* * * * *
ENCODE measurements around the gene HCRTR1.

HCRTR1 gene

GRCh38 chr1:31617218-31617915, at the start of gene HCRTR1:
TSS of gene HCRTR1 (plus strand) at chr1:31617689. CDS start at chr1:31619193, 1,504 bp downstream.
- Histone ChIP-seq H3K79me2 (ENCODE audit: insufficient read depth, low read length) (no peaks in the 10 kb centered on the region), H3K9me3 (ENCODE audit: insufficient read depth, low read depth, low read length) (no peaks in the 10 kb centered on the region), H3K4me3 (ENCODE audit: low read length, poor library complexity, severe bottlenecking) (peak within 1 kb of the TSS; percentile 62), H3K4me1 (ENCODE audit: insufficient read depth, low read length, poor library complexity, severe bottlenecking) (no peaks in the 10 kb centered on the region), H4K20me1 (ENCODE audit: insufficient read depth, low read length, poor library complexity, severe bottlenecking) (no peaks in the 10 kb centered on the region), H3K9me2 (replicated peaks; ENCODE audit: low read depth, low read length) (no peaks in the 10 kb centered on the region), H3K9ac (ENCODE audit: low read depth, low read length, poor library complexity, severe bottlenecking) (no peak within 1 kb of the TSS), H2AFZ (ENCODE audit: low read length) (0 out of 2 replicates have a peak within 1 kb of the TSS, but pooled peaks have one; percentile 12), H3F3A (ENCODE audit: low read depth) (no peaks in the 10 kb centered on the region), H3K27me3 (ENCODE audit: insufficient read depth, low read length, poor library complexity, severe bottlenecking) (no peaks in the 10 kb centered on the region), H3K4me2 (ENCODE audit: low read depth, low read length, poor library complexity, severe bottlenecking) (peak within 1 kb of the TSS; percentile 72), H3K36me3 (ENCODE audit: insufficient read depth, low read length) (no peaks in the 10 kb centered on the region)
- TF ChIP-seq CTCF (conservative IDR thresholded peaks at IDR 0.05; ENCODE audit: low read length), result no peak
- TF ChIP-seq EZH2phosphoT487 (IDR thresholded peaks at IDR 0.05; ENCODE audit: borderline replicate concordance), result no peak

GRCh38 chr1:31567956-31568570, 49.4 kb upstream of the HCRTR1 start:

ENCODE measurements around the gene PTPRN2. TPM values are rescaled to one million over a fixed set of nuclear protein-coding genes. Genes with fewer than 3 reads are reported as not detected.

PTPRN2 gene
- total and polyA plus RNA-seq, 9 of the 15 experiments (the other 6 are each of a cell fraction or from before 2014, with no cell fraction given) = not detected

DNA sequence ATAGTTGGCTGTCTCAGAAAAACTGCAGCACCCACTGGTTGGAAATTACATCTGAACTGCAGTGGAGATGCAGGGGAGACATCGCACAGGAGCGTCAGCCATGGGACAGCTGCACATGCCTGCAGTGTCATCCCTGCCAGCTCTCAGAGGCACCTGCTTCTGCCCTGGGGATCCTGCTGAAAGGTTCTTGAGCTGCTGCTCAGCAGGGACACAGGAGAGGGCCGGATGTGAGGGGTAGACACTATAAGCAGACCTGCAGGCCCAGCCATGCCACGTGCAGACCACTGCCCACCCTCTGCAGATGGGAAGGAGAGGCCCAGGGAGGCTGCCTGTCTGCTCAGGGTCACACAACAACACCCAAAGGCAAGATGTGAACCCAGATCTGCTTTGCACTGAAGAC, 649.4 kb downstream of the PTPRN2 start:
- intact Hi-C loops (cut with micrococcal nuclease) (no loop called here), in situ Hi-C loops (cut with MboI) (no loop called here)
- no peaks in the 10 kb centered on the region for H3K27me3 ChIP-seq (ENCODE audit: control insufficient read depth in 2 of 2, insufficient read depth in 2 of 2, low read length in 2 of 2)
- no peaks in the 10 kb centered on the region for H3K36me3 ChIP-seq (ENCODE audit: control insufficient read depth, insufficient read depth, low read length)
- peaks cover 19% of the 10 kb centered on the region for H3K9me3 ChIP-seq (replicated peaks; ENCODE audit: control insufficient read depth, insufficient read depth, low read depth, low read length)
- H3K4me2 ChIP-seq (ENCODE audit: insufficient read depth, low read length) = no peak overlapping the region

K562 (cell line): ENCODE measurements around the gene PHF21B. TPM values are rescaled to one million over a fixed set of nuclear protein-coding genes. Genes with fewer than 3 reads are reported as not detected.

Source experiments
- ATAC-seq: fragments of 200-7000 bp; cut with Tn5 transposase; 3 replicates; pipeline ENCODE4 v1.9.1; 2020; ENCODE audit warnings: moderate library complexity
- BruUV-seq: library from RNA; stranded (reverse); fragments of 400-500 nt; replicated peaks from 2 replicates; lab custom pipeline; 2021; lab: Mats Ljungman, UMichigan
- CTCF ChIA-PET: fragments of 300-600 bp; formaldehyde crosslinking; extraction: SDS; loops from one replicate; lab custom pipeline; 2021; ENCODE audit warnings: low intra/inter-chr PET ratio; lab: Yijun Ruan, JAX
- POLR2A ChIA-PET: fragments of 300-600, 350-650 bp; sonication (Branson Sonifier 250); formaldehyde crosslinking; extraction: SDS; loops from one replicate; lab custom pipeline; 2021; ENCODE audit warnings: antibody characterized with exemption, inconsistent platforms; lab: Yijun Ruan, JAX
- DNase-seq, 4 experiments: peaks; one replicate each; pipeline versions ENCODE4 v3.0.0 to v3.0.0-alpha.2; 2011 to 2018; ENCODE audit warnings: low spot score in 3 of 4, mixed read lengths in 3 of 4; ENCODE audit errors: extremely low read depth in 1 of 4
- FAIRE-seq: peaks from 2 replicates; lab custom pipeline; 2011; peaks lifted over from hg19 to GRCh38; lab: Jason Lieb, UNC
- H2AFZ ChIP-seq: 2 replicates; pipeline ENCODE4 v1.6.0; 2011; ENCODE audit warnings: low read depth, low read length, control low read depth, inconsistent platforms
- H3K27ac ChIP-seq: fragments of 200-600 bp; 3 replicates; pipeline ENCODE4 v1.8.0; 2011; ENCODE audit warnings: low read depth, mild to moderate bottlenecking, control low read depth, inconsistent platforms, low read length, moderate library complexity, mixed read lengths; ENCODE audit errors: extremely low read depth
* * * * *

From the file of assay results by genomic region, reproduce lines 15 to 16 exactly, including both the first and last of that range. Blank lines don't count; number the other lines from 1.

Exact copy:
- no peaks in the 10 kb centered on the region for H3K36me3 ChIP-seq (ENCODE audit: control insufficient read depth, insufficient read depth, low read length)
- peaks cover 19% of the 10 kb centered on the region for H3K9me3 ChIP-seq (replicated peaks; ENCODE audit: control insufficient read depth, insufficient read depth, low read depth, low read length)